The Trump administration announced on October 6 that it was withdrawing several dozen U.S. special forces operators in northern Syria who had been sent there to shield local Kurdish forces from Turkish attack. Within hours, Turkey—which has long battled Kurdish PKK insurgents on its own soil—began ground and air attacks on the Syrian Kurdish YPG/SDF faction, killing dozens.
The event was merely the latest in a long history of Western betrayals of Kurdish allies, as detailed in a companion article.
Later, in justifying the move, President Donald Trump noted that the Kurds “didn’t help us in Normandy.” But he needed not have looked to a battle seventy-five years in the past for evidence of Kurdish helpfulness. After all, Kurds had basically been serving as the Pentagon’s foot troops in the war against ISIS since 2015.
While U.S. warplanes and rocket artillery did their killing from a safe distance, it was the Kurds—accompanied by small numbers of western special forces operators—that did the close-quarter fighting and dying.
Revolution in Syria and Opportunity for the Kurds
In 2011, a civil war broke out in Syria after peaceful protests were bloodily crushed by the regime of Pres. Bashar al-Assad. As Assad’s control of Syria contracted, a Kurdish militant group called the YPG (“Peoples Protection Units”) seized most of northeastern Syria under the umbrella of a broader Kurdish/Arab/Minority alliance called the Syrian Democratic Forces.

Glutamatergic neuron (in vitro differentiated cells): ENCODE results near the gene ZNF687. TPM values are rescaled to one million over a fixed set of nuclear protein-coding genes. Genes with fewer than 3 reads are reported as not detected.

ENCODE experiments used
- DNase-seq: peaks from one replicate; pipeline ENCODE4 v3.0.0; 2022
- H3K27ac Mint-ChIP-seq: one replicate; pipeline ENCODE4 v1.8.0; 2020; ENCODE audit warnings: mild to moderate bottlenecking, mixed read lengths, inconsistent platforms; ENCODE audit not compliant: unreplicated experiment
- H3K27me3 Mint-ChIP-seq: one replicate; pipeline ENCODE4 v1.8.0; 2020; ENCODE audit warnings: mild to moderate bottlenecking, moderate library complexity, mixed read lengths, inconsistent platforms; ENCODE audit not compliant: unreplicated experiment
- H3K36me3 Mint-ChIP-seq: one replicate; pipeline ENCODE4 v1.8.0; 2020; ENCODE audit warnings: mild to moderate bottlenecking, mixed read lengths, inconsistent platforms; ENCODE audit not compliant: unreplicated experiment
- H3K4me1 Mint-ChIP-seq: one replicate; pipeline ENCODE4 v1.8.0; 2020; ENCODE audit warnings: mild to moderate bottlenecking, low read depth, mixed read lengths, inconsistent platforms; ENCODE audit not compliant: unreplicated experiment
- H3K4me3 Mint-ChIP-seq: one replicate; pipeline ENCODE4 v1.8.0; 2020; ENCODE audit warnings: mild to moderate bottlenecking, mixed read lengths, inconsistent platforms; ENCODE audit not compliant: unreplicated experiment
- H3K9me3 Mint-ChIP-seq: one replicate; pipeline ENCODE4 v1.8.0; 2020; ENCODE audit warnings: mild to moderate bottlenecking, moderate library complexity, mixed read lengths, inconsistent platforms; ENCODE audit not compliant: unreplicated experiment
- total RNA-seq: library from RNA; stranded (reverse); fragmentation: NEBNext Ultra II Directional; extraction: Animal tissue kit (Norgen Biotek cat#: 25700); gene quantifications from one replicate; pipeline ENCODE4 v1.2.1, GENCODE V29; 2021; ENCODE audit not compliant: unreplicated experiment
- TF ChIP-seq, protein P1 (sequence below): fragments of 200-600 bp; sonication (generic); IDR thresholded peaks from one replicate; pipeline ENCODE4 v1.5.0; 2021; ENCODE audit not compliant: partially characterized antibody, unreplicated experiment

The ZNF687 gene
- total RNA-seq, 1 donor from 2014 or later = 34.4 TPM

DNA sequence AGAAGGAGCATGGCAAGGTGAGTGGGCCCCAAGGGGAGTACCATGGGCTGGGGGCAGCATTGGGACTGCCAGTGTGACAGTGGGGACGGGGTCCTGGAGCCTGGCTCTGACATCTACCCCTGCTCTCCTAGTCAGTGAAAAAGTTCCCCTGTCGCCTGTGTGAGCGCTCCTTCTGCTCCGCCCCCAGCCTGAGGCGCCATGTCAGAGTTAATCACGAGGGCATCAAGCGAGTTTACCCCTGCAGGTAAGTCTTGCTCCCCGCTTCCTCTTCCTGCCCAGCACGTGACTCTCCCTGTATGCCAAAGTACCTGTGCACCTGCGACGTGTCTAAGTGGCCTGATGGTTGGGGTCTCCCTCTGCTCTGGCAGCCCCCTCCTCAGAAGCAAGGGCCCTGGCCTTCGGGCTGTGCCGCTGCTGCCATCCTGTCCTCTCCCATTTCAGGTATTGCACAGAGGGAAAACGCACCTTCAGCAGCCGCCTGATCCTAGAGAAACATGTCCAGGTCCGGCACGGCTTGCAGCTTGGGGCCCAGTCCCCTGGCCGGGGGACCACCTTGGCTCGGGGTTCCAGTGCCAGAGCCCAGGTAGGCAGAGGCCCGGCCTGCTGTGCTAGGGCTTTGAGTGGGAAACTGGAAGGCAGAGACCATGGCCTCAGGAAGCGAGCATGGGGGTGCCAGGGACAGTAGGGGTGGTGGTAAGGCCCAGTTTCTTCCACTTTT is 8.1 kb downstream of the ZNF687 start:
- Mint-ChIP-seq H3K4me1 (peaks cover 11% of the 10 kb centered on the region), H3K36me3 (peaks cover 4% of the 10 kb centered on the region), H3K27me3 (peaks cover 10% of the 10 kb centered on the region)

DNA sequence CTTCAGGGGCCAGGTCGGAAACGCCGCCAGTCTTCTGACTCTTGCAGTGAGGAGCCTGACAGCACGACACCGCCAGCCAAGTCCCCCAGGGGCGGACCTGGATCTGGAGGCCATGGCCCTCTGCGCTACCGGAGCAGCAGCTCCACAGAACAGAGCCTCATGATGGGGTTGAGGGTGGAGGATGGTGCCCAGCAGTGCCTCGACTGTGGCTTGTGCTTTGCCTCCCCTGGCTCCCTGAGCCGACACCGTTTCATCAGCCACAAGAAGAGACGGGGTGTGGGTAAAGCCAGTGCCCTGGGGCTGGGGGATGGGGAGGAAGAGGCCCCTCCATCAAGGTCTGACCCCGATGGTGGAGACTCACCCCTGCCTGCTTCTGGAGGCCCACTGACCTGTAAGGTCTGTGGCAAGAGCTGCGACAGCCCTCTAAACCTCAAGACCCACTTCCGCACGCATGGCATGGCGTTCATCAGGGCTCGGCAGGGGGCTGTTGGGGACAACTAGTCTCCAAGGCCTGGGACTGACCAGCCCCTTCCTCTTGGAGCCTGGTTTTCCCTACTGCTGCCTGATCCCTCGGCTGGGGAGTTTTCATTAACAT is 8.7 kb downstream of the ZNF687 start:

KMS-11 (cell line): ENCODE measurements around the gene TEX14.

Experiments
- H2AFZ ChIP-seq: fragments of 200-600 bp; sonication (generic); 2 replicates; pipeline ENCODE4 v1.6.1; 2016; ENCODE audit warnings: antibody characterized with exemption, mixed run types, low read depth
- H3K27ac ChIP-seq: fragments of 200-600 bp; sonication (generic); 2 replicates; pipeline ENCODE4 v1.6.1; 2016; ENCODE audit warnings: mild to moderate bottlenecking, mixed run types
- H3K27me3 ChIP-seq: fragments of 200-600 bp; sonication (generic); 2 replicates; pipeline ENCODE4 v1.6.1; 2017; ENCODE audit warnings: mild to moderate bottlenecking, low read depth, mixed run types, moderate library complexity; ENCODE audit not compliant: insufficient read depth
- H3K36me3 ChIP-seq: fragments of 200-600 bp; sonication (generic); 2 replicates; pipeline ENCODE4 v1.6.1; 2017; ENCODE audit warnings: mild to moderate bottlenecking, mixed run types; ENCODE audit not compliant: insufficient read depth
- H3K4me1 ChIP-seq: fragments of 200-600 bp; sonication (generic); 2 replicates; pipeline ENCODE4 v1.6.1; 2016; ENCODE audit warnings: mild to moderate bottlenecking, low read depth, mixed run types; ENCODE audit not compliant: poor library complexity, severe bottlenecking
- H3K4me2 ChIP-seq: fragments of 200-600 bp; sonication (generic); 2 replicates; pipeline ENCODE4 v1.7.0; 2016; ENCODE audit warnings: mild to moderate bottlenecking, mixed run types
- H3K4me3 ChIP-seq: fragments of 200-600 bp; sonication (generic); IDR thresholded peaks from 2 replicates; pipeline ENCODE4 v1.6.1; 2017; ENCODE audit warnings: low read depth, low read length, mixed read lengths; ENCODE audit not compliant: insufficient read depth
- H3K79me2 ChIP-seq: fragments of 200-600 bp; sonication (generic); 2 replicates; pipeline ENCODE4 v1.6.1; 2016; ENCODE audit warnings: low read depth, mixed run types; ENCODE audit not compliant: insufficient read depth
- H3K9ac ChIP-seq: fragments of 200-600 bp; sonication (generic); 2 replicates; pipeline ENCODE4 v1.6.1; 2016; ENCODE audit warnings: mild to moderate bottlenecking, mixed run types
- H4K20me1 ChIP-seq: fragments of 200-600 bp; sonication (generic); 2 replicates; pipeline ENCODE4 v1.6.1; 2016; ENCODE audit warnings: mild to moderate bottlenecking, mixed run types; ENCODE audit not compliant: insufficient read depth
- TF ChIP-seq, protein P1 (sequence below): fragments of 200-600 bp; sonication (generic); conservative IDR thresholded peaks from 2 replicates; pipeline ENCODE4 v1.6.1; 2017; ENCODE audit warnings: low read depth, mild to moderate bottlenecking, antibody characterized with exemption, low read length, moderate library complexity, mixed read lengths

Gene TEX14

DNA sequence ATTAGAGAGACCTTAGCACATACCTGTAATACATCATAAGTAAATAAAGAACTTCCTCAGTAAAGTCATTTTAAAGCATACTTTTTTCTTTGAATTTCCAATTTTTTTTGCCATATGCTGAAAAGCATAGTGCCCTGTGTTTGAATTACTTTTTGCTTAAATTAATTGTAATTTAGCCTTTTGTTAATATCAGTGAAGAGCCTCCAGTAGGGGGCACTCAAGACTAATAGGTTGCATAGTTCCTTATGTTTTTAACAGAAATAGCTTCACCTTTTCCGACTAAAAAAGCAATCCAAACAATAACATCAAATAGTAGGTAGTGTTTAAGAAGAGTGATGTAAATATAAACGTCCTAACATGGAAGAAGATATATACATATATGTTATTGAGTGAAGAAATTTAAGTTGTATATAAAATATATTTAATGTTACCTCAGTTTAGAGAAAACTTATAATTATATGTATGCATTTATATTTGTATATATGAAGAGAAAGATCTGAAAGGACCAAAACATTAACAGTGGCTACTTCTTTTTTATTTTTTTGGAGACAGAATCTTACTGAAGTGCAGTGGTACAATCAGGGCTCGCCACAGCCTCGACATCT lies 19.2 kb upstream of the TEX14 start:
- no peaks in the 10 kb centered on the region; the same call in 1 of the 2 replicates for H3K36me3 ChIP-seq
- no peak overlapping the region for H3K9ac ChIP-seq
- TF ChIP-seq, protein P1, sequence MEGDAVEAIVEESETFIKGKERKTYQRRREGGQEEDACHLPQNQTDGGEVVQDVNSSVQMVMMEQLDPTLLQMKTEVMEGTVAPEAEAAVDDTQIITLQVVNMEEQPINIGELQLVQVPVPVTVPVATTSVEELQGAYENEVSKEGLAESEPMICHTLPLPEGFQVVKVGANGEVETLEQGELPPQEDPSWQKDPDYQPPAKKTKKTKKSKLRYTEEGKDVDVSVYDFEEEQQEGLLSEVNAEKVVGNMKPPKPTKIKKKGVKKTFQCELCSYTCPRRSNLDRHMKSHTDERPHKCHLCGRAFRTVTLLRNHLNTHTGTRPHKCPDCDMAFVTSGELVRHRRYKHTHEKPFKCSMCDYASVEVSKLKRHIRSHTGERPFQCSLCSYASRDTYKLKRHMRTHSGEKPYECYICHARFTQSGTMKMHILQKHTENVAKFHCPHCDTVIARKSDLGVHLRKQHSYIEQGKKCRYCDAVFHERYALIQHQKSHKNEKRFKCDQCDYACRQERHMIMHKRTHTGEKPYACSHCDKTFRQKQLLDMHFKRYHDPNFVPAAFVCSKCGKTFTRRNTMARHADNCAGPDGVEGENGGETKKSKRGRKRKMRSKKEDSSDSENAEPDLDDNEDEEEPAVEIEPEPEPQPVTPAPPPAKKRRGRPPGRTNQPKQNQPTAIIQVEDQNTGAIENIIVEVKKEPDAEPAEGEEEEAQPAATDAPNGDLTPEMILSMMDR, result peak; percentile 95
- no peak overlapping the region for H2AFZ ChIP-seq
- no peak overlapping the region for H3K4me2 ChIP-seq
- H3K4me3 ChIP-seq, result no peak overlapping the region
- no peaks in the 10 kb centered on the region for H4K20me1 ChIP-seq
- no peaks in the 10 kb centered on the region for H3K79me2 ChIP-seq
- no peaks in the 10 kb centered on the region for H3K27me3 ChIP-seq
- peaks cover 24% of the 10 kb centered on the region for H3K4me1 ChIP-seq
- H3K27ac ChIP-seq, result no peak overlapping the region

This marked the formation of a de-facto Kurdish state in Syria called Rojava under the Kurdish PYD political party. The Kurds were well-enough entrenched that the Assad regime only sporadically battled them, preoccupied by more existential threats arising from Arab-led rebel groups.
However, defeated elements of Al Qaeda-in-Iraq reestablished themselves in Syria, eventually morphing into the even more brutal ISIS, which nurtured a genocidal hatred of ethnic and religious minorities.
As ISIS grew in power, its forces assaulted Kurdish and minority communities in Syria and Iraq, infamously murdering thousands of male civilians and consigning minority women and children to sexual slavery.
Finally, in September 2014, ISIS forces laid siege to the Kurdish Syrian town of Kobani, which lay on the Turkish border. Between one and two thousand Kurdish fighters held the town against several times their number of ISIS fighters.